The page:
Vice President Yemi Osinbajo on Thursday revealed that former Lagos State governor and national Leader of the All Progressives Congress (APC), Bola Tinubu, gave him his first ever political appointment as Attorney-General of the state.
He narrated his political journey from his youth years and how he joined several pressure groups before becoming the Attorney-General of Lagos State, a position he held from 1999 to 2007.
Osinbajo disclosed this while addressing young political aspirants of the APC at the Presidential Villa, Abuja on Wednesday night.
“As a young person, I belonged to several pressure groups. I graduated at the age of 21. And when I graduated, I began to participate in various pressure groups, human rights organisations, anti-corruption, civil society groups of every kind.,” Mr Osinbajo said, according to a statement by his spokesperson, Laolu Akande.
Osinbajo explained that his appointment Tinubu administration was his first involvement in government.
“When political parties started forming, we could not aspire, but we remained involved. My first involvement in government was when I was appointed as Attorney-General in Lagos State.
“For seven years – after serving as Lagos Attorney-General – I was part of the party, I did not have a board appointment or anything, but I kept working for the party.
“I kept working for the party as a lawyer. Most of those cases, we were not paid a dime. But we went from place to place.
“Sometimes, we didn’t even have a place to stay when we went to court the next morning. So, there is a measure of paying the price, it depends on how serious or committed we are to some of the things we say we are committed to,” he said.
The vice president called on the young people to stay committed and make sacrifices, urging them to help build party structures and contribute to nation building in their various constituencies, through active involvement in politics.
“We are in a place where we are the ones who can make the difference; nothing is going to change overnight, but we can make efforts to change the process.
“We can do a lot more, but it depends on our commitment. I like the idea of young people getting a quota in the party structure to run for office on some level, such as the state houses of Assembly,” he added.
In a related development, Osinbajo on Thursday said 500,000 graduates have so far been engaged under the federal government’s N-power programme.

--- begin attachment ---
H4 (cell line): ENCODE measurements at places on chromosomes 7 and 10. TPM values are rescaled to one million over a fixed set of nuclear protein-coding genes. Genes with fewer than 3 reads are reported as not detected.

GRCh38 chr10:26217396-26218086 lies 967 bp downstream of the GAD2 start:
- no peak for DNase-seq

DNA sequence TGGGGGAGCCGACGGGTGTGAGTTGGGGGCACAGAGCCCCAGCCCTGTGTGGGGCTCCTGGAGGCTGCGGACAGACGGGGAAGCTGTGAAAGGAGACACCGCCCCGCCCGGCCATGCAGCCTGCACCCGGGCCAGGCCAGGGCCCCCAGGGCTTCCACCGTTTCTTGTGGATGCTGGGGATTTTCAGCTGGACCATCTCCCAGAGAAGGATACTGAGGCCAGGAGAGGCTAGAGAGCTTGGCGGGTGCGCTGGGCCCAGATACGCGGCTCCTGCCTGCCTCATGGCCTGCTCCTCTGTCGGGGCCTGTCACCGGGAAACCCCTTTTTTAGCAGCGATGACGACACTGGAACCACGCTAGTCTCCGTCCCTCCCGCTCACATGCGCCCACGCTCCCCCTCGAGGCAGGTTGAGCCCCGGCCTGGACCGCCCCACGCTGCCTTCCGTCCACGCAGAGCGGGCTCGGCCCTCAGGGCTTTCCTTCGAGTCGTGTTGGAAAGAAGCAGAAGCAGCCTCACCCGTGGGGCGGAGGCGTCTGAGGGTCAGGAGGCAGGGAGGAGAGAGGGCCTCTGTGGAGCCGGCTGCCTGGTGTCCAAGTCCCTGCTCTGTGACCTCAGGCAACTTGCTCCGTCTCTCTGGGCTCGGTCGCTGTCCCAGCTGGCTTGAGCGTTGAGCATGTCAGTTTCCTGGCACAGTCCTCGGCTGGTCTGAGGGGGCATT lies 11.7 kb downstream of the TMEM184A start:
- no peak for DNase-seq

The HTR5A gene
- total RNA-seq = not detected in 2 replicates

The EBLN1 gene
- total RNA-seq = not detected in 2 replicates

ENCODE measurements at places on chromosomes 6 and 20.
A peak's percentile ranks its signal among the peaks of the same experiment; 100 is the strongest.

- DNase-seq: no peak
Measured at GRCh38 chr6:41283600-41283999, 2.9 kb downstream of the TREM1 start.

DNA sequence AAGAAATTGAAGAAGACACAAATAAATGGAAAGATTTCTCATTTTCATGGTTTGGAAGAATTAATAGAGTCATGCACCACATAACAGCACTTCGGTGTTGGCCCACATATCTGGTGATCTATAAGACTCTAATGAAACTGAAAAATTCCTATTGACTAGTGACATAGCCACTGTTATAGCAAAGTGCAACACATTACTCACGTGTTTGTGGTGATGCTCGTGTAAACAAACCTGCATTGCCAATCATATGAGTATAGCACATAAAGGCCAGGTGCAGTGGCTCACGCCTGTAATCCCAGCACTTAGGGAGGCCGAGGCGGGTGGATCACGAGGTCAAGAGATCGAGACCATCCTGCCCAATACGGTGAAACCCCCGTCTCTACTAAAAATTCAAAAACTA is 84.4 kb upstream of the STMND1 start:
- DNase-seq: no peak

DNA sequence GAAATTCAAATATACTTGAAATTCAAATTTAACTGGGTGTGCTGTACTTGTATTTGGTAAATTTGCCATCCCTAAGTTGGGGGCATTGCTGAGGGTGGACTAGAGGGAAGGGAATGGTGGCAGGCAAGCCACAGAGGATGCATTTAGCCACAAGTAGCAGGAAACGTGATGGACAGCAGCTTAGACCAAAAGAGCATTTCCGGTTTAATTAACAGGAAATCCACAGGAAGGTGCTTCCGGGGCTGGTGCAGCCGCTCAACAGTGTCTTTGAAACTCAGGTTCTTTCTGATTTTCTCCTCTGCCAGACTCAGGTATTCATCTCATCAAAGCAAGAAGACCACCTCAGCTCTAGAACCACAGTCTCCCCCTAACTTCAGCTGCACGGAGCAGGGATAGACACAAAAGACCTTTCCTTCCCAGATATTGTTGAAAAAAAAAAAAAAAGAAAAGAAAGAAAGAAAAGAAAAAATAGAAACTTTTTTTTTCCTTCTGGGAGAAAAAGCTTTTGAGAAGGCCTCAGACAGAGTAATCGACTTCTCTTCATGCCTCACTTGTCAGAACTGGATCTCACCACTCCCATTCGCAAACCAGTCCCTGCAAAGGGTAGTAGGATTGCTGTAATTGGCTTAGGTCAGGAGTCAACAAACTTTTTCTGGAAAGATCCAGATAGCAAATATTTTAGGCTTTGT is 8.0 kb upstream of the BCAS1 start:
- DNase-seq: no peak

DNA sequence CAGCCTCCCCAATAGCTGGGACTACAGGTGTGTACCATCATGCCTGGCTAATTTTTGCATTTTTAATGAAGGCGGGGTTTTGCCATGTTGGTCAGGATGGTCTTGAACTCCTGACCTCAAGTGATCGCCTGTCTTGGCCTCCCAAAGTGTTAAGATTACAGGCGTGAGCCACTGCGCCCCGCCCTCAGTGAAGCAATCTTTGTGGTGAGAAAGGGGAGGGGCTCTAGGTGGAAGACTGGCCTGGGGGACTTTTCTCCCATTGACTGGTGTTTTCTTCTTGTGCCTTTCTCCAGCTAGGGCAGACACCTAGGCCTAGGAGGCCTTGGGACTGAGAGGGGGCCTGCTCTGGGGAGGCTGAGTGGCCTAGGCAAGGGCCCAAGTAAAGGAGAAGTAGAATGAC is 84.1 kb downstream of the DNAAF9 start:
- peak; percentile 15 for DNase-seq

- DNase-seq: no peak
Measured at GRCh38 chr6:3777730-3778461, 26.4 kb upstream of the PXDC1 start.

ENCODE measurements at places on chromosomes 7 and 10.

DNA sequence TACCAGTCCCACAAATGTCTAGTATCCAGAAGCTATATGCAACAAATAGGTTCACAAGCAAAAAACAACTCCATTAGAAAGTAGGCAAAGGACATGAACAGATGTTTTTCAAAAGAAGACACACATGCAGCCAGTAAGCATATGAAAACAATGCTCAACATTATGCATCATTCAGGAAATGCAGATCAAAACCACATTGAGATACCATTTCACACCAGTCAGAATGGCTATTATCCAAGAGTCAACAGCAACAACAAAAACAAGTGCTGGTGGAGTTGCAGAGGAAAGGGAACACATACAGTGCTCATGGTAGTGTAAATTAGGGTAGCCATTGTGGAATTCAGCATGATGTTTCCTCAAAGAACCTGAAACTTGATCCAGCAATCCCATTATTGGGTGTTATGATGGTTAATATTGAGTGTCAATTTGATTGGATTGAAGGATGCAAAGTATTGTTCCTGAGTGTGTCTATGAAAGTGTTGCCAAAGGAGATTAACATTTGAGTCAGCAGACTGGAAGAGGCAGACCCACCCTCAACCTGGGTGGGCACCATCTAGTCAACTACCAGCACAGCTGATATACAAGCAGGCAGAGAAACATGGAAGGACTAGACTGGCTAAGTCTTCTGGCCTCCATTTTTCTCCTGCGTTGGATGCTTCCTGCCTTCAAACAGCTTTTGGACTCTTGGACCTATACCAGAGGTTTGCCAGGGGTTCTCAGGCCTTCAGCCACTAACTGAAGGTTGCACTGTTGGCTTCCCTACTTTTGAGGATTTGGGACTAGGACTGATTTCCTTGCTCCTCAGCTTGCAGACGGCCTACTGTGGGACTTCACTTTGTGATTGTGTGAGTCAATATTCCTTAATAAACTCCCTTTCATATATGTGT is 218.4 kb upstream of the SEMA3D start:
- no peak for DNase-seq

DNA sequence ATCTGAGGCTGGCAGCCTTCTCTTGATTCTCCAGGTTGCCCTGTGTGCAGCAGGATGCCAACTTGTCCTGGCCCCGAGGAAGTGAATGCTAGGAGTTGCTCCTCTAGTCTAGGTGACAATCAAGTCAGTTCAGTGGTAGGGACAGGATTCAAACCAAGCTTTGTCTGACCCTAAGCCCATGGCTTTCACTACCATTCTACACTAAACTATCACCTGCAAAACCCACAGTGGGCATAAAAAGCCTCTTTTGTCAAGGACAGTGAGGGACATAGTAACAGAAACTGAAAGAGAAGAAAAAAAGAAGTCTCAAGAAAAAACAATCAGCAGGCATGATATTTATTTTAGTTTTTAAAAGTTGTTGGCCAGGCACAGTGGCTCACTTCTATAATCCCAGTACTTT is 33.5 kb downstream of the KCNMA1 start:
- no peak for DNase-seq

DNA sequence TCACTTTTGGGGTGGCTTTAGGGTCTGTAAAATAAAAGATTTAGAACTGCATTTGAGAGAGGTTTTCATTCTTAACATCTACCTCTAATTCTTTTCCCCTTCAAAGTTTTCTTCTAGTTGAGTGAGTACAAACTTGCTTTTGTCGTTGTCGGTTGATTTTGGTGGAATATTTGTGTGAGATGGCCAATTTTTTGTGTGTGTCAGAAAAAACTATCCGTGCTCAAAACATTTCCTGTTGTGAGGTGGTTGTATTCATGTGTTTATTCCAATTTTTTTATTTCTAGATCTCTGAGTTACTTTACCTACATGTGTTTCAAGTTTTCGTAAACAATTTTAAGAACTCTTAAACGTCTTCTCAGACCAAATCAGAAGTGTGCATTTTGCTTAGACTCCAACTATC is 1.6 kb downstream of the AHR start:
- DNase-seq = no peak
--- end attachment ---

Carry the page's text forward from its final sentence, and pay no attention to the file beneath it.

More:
He disclosed this at a conference organised by United Nations Population Fund (UNFPA) in Abuja.
He said the government of President Muhammadu Buhari had introduced various intervention programmes to empower women and youth in order reduce unemployment and poverty.
The vice-president added that about 400,000 Nigerians were currently benefiting from the conditional cash transfer scheme of the government.
Osinbajo also said at least 9.2 million children were being fed daily under the federal government’s school feeding programme.
He said that the states that keyed into the programme had risen from 25 to 26 as at this month.
Osinbajo said to avoid “the time bomb”, the government must build economy that would support the growing population of the country.
He said gaining economic advantage involved national consensus and individual families must key into this programme of achieving democratic dividends.
Osinbajo added that it is now the business of heads of families to prioritise the education and health of their dependents.
The vice president, who emphasised the need to invest in people through social inclusion, said getting the country out of poverty was a task involving planning, physical and discipline.
“This government is committed and determined to take the country out of the current challenges therefore religious leaders must play their roles because no real progress will take place without their involvement,” he said.
“They have strong voice and they have responsibility to hold government accountable to ensure resources go round and meet the needs of the people.”
Osinbajo thanked UNFPA and other partners for organising the conference, saying religious leaders needed to know the prevailing policy issues concerning the DD.
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